Milken Institute School of Public Health Poster Presentations (Marvin Center & Video)

Title

Prenatal and Postnatal Mercury Exposure on Neurodevelopment: A Systematic Review of Human Evidence

Document Type

Poster

Abstract Category

Environmental and Occupational Health

Keywords

mercury, neurodevelopment, methylmercury, development

Publication Date

Spring 5-1-2019

Abstract

Background: Evidence has reported the negative effects of prenatal mercury exposure on neurodevelopment, but evidence is limited and inconsistent regarding the effects of both prenatal and postnatal exposure. Objective: The Navigation Guide systematic review methodology was used to determine whether prenatal and/or postnatal exposure to mercury affects neurodevelopment in humans. The Navigation Guide is a systematic and transparent method for synthesizing environmental health research from multiple evidence streams. Methods: The first 3 steps of the Navigation Guide methodology were applied to human epidemiological data: 1) specify the study question, 2) select the evidence, and 3) rate the quality and strength of the evidence. To conduct a comprehensive and replicable search of the literature, a search protocol was developed to identify relevant studies using specific inclusion criteria. Each study was assessed for risk of bias and then the overall quality and strength of the body of evidence was determined. Results: The search resulted in 541 human studies, 8 of those studies met the inclusion criteria. Out of the 8 studies, 2 studies reported that both prenatal and postnatal exposure were associated with impaired neurodevelopment, 2 studies reported only a postnatal association, 1 study reported only a prenatal association, and the remaining 3 did not find a prenatal or postnatal association. The risk of bias across studies was “low” to “probably low”, but the overall quality of evidence was given a “low” rating due to inconsistency and imprecision across the body of evidence. Discussion and Conclusion: There is “inadequate” evidence of association between prenatal and postnatal exposure to mercury and neurodevelopment. The available evidence is insufficient to assess the effects of exposure. Generally, evidence that prenatal exposure to mercury has a toxic effect on neurodevelopment, is imprecise and unconvincing. The majority of studies reported postnatal mercury exposures were not associated with impaired neurodevelopment or the results were inconclusive. It is likely that a new study would change the certainty of the direction of the effect of exposure prenatally and postnatally on human neurodevelopment.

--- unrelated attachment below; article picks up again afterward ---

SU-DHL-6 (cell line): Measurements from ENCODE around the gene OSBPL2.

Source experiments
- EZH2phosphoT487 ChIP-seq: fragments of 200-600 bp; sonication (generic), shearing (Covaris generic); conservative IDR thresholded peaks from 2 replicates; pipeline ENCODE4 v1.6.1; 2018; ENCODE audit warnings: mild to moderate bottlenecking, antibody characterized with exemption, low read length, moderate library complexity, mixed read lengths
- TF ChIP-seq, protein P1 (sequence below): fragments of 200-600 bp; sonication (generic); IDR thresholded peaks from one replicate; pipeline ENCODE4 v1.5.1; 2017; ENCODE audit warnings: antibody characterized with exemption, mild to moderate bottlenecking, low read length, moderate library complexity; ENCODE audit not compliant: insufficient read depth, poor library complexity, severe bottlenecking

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Presented at Research Days 2019.

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Prenatal and Postnatal Mercury Exposure on Neurodevelopment: A Systematic Review of Human Evidence

Background: Evidence has reported the negative effects of prenatal mercury exposure on neurodevelopment, but evidence is limited and inconsistent regarding the effects of both prenatal and postnatal exposure. Objective: The Navigation Guide systematic review methodology was used to determine whether prenatal and/or postnatal exposure to mercury affects neurodevelopment in humans. The Navigation Guide is a systematic and transparent method for synthesizing environmental health research from multiple evidence streams. Methods: The first 3 steps of the Navigation Guide methodology were applied to human epidemiological data: 1) specify the study question, 2) select the evidence, and 3) rate the quality and strength of the evidence. To conduct a comprehensive and replicable search of the literature, a search protocol was developed to identify relevant studies using specific inclusion criteria. Each study was assessed for risk of bias and then the overall quality and strength of the body of evidence was determined. Results: The search resulted in 541 human studies, 8 of those studies met the inclusion criteria. Out of the 8 studies, 2 studies reported that both prenatal and postnatal exposure were associated with impaired neurodevelopment, 2 studies reported only a postnatal association, 1 study reported only a prenatal association, and the remaining 3 did not find a prenatal or postnatal association. The risk of bias across studies was “low” to “probably low”, but the overall quality of evidence was given a “low” rating due to inconsistency and imprecision across the body of evidence. Discussion and Conclusion: There is “inadequate” evidence of association between prenatal and postnatal exposure to mercury and neurodevelopment. The available evidence is insufficient to assess the effects of exposure. Generally, evidence that prenatal exposure to mercury has a toxic effect on neurodevelopment, is imprecise and unconvincing. The majority of studies reported postnatal mercury exposures were not associated with impaired neurodevelopment or the results were inconclusive. It is likely that a new study would change the certainty of the direction of the effect of exposure prenatally and postnatally on human neurodevelopment.